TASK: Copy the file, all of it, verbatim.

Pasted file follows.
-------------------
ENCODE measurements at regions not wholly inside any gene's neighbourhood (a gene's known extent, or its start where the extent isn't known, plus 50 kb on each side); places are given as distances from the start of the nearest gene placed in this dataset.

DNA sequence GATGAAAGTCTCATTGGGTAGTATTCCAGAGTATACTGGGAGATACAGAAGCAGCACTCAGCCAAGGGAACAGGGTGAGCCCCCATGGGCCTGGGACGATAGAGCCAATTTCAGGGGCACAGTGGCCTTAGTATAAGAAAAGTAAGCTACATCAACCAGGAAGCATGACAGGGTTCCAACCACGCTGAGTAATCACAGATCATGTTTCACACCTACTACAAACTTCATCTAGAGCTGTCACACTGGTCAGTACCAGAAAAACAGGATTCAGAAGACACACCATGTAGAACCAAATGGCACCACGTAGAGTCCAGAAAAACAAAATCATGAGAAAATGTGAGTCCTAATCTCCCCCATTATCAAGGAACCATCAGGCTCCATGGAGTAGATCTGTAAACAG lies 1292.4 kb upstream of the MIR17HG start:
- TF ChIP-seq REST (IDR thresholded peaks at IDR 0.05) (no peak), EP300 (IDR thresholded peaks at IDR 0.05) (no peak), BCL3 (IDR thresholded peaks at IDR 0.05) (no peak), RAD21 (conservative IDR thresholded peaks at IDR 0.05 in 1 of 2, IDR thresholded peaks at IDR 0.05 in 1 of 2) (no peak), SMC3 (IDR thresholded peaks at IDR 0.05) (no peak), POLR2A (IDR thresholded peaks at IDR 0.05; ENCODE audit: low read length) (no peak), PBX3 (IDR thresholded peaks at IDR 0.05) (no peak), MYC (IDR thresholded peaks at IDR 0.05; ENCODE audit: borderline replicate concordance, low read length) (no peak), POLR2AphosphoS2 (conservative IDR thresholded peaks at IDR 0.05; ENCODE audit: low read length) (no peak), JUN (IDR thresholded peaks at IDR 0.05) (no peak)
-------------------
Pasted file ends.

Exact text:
ENCODE measurements at regions not wholly inside any gene's neighbourhood (a gene's known extent, or its start where the extent isn't known, plus 50 kb on each side); places are given as distances from the start of the nearest gene placed in this dataset.

DNA sequence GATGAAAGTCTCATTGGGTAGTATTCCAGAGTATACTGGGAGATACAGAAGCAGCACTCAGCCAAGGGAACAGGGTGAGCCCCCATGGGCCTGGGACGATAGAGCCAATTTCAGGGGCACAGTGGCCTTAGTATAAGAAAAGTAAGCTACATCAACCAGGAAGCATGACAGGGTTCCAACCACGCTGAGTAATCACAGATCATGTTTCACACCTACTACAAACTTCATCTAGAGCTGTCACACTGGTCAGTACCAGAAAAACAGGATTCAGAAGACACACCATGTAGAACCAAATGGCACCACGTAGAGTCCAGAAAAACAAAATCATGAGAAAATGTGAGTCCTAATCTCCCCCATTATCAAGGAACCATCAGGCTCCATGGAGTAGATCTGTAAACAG lies 1292.4 kb upstream of the MIR17HG start:
- TF ChIP-seq REST (IDR thresholded peaks at IDR 0.05) (no peak), EP300 (IDR thresholded peaks at IDR 0.05) (no peak), BCL3 (IDR thresholded peaks at IDR 0.05) (no peak), RAD21 (conservative IDR thresholded peaks at IDR 0.05 in 1 of 2, IDR thresholded peaks at IDR 0.05 in 1 of 2) (no peak), SMC3 (IDR thresholded peaks at IDR 0.05) (no peak), POLR2A (IDR thresholded peaks at IDR 0.05; ENCODE audit: low read length) (no peak), PBX3 (IDR thresholded peaks at IDR 0.05) (no peak), MYC (IDR thresholded peaks at IDR 0.05; ENCODE audit: borderline replicate concordance, low read length) (no peak), POLR2AphosphoS2 (conservative IDR thresholded peaks at IDR 0.05; ENCODE audit: low read length) (no peak), JUN (IDR thresholded peaks at IDR 0.05) (no peak)